Considered by many the final step for prospects before the reach the majors, the Arizona Fall League showcases some of the big name prospects like Ronald Acuna, Victor Robles, and Kyle Tucker. But it also show cases the other type of prospects. The guys that weren’t necessarily on the radars of many, like Nicky Lopez
If you pay attention to Royals prospects, Nicky Lopez is by no means a new name to you. Rated highly in the Royals organization by many, Lopez flew up the prospect lists after a very successful stint in Wilmington to start the year, posting a 125 wRC+ in 70 games. Perhaps what was most impressive was the 36 walks to 23 strikeouts, which really speaks to the approach of Lopez.
Lopez did have a rough stint in AA to finish off the year, hitting for a lesser 72 wRC+(highlighted by a rough August in which he hit .237/290/.247). He still did feature his above-average plate discipline, speed, and glove during this time though.
Even after a rough stretch in Northwest Arkansas, Lopez was still very deserving of an Arizona Fall League roster spot. And like the goal for many prospects heading to the AFL, Lopez was going to make mechanical adjustments and work on his approach at the plate, as pointed out at MiLB.com.
The improvement can't simply be chalked up to the fact that anything can happen in a small sample, however. Lopez said he worked early in the Fall League with Surprise hitting coach Jobel Jimenez on making adjustments that would allow him to become a better leadoff hitter. The first involved his stance.
And making changes to the bat he uses.
The other was to use a bigger bat, both in length and weight. Lopez had traditionally used a 33-inch, 30-ounce or even a 32 1/2-inch, 29 1/2-ounce bat before he arrived in the Fall League. Now he's up to a 33 1/2-inch, 31 1/2-ounce stick, and though the 5-foot-11, 175-pound infielder isn't known for his strength, he's found no issues handling the change. In fact, it's been quite the opposite.
"The heavier bat, I mean it's more mass multiplied by velocity, so there's more momentum," Lopez said. "I feel like I'm getting more behind the ball, and you can see it really jumps -- it's coming off harder on contact, which is great."
Even though it is in a very small sample size (88 plate appearances), the results have been fine for Lopez. As he mentioned above, the ball is coming off his bat harder. In the Fall League, he has been hitting line drives at a very high rate of 28.6%, compared to his 16.8% rate at Northwest Arkansas. And not to mention, he’s even hit two home runs, something he never did in 59 AA games.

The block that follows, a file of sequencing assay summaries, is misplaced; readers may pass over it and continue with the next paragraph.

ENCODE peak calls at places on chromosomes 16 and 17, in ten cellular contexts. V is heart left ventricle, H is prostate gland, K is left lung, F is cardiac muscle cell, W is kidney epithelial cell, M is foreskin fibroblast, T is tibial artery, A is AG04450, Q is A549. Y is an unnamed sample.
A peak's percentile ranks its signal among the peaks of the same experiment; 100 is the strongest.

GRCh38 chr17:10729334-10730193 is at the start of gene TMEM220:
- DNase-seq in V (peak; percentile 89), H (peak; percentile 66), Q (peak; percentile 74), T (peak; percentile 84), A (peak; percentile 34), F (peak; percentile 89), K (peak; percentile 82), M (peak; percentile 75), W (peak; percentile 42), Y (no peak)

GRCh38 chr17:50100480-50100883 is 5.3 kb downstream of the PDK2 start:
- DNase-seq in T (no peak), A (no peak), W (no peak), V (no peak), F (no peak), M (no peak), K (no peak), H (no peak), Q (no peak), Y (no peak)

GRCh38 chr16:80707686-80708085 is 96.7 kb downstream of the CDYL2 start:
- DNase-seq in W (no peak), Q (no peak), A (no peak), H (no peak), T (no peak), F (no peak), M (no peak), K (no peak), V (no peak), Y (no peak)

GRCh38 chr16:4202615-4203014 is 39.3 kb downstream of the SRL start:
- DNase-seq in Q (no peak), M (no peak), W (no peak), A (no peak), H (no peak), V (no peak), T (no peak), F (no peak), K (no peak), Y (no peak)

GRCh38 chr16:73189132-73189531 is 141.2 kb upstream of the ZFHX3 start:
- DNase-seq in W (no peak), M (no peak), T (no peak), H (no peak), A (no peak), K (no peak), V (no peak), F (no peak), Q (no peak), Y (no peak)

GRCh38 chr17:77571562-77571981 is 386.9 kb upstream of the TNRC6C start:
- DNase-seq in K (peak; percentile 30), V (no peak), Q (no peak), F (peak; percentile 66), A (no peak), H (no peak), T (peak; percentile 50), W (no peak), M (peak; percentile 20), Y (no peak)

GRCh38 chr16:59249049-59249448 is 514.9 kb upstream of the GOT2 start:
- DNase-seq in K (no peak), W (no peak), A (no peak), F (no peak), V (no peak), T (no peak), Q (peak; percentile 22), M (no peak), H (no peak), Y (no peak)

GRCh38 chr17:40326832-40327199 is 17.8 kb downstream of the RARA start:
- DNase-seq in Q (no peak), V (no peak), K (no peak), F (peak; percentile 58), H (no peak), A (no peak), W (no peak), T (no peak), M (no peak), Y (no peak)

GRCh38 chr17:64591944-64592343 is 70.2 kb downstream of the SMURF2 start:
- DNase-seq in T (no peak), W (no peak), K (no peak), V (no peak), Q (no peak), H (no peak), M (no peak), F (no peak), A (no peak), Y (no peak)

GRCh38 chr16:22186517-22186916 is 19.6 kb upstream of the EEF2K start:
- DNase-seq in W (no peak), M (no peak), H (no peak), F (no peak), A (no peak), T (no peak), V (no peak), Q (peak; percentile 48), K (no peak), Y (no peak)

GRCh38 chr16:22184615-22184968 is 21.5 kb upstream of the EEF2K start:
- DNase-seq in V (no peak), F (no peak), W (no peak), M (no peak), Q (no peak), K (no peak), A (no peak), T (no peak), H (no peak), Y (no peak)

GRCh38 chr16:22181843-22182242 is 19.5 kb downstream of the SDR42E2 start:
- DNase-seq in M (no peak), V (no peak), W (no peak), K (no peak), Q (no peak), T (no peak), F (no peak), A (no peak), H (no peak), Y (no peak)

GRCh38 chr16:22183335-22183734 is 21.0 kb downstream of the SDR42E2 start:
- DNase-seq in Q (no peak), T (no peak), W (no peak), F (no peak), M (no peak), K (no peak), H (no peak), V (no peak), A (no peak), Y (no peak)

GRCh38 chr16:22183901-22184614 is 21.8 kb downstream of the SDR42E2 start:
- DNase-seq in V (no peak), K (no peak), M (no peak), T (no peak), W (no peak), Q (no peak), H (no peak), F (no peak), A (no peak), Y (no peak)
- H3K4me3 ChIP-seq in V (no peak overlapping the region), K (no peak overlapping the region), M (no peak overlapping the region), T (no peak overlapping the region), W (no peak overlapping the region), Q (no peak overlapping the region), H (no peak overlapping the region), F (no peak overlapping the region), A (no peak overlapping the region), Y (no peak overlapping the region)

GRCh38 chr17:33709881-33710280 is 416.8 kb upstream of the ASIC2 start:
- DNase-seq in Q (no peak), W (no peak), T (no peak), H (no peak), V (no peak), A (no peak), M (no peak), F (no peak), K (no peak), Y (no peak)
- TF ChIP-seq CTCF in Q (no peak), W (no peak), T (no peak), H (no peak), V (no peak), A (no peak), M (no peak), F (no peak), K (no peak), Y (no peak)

The better contact has also led to some pretty impressive number. Here is where Lopez ranks among Arizona Fall League hitters.
- AVG- 2nd (.383)
- OBP- 4th (.433)
- SLG- 5th (.568)
So what does this mean? Well, heading into the 2018 season, the Royals yet again will have a very interesting roster situation relating to the middle of the infield. It starts with current free agent Alcides Escobar and whether he will back or not (hopefully the latter). With the development of Lopez and Raul Mondesi and breakout of Whit Merrifield, the Royals shouldn’t be looking to sign an aging 62 wRC+ hitter.
Let’s say they don’t re-sign Escobar. Assuming Merrifield has a spot in the lineup, whether at second base or somewhere else, we could have an underrated position battle in Spring Training, mainly between Lopez and Mondesi. Heading into Surprise though, Mondesi would seem to be the favorite for an Opening Day spot, simply based off his ceiling as a player. This would likely send Lopez to Omaha.
And just for fun, let’s see what the projections say (all numbers from Steamer, prorated to 600 plate appearances).
- Raul Mondesi: .238/.281/.384, 72 wRC+, 0.6 WAR
- Alcides Escobar: .250/.285/.345, 64 wRC+, 0.2 WAR
- Nicky Lopez: .259/.309/.351, 75 wRC+, 0.7 WAR
- Ramon Torres: .257/.296/.346, 69 wRC+, 0.0 WAR
In short, these fall league numbers could mean something significant, or they could mean nothing at all. We’ve seen players that have excelled in the Arizona Fall League that quickly went on to do great things in the majors (Troy Tulowitzki, Nolan Arenado, Kris Bryant, Cody Bellinger) and others that went silent (J.C. Linares, Henry Urrutia, Andrew Susac, Adam Engel). Whatever the outcome is for Nicky Lopez, these numbers are sure encouraging for a farm system lacking many positives.